The Scoop on Poop
|Getting the most from manure means getting it analyzed to determine the value, says Ted Funk, University of Illinois Extension ag engineer.
Brown is the new green. Higher fertilizer prices have created a renewed interest in using manure as a source of crop nutrients.
"Manure is a fertility package, not a uniform product,” says Ted Funk, University of Illinois Extension ag engineer. "You need to establish a dollar value to the manure to see if it really works in your operation.”
He suggests you consider the following steps:
- Test, don't guess. Soil should be tested every three years. Monitoring for phosphorus and potassium is critical.
- Apply manure at a rate that the crop can use and not more than what is necessary.
- Apply to the field with the greatest nutrient need.
- Determine the value. Finding the nutrient content of manure starts with having a representative sample analyzed by a laboratory. Manure analysis will vary by animal species, age and stage of production and form of manure. At a minimum, the analysis should include dry matter or moisture content and total nitrogen, ammonium-nitrogen, phosphorus and potassium content.
- Calibrate the manure spreader. You need to know the rate and uniformity of the manure being applied.
- Inject or incorporate manure to reduce loss and odor.
Kip Cullers rarely holds still. Flit-ting from one part of the field to another, he coddles his soybean test plots like children.
|Triple-digit yields across large acreage is consistency at its best. Kip Cullers, Purdy, Mo., uses intensive management to turn out top yields.
The special treatment though is paying off in whopper soybean yields. Cullers, of K&K Farms, located near Purdy, Mo., has become something of an agricultural icon during the past two years, when he set soybean production records with yields of 139 bu. per acre in 2006 and 154 bu. per acre in 2007.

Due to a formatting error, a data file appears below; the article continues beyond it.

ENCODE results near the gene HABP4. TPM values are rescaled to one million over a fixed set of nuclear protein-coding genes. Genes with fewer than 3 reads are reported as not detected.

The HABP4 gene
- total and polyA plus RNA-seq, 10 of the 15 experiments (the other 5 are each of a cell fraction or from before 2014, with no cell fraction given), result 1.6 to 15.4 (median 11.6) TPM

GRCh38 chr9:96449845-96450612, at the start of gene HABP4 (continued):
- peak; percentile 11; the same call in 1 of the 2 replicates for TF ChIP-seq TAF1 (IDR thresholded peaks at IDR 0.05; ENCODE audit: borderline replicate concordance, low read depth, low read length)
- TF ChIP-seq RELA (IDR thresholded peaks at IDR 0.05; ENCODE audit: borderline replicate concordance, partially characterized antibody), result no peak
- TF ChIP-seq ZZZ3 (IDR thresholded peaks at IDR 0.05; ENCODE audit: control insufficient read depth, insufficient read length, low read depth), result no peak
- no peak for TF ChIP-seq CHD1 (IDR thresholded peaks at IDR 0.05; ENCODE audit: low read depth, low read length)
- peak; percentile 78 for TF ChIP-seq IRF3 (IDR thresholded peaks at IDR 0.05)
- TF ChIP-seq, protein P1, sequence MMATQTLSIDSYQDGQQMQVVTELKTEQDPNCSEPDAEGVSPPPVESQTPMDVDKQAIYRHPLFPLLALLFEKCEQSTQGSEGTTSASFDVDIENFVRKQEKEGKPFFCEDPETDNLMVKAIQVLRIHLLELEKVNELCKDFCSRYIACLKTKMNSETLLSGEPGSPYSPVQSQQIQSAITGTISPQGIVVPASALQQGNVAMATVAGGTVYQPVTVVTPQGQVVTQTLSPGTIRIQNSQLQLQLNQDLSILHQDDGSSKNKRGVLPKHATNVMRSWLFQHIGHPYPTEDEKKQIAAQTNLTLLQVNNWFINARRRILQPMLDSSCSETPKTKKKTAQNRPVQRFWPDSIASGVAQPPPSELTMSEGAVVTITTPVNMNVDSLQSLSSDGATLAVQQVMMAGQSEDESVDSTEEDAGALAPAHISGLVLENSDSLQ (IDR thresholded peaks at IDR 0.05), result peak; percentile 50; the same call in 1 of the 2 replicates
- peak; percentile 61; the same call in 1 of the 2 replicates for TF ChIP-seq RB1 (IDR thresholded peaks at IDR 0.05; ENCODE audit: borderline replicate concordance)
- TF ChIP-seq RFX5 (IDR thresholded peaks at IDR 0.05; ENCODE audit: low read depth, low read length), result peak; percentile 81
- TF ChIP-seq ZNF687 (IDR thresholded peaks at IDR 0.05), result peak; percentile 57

Although his 2008 yields didn't top those marks, Cullers is even more excited about surpassing 100-bu. yields consistently across large fields, not merely small contest plots.
"I had an 85-acre irrigated field yield 103 bu. per acre, and another 160-acre field made 106 bu. per acre,” Cullers says. "We're managing noncontest fields a lot like our contest beans, which has boosted yields.
"The weather this year didn't coop-erate for a world-record breaker—too many cool and wet days,” Cullers says. "However, we are very pleased with the yields we achieved.”
The 100-plus-bushel, noncontest soybean fields, which were planted to Pioneer soybean variety 94B73 for seed production, were irrigated, and the yield averages include the nonirrigated corners. Test plots on Cullers' farm for Pioneer Y Series soybeans also yielded more than 100 bu. per acre.
"While world records are gratifying, averaging 100 bu. or better on the larger soybean production acreage is even more exciting,” Cullers explains. "It's important to put the right genetics on the right field. Incorporating management practices across the board has helped us reach and maintain higher yields.”
A grower's attention to detail and proactive management style is the key to high yields, Cullers says. He monitors his fields closely to check for production challenges, such as disease and insects. Cullers says a good fungicide program is critical to growing quality crops, as are good genetics.
K&K Farms, which Cullers co-owns and operates, is a diversified operation located southeast of Joplin, Mo. Cullers manages more than 5,000 acres of corn, soybeans, green beans and greens (spinach, collard, kale, mustard and turnip). The farming operation is located in Missouri's fertile Newtonia red soil. K&K Farms also includes beef, hay and poultry operations.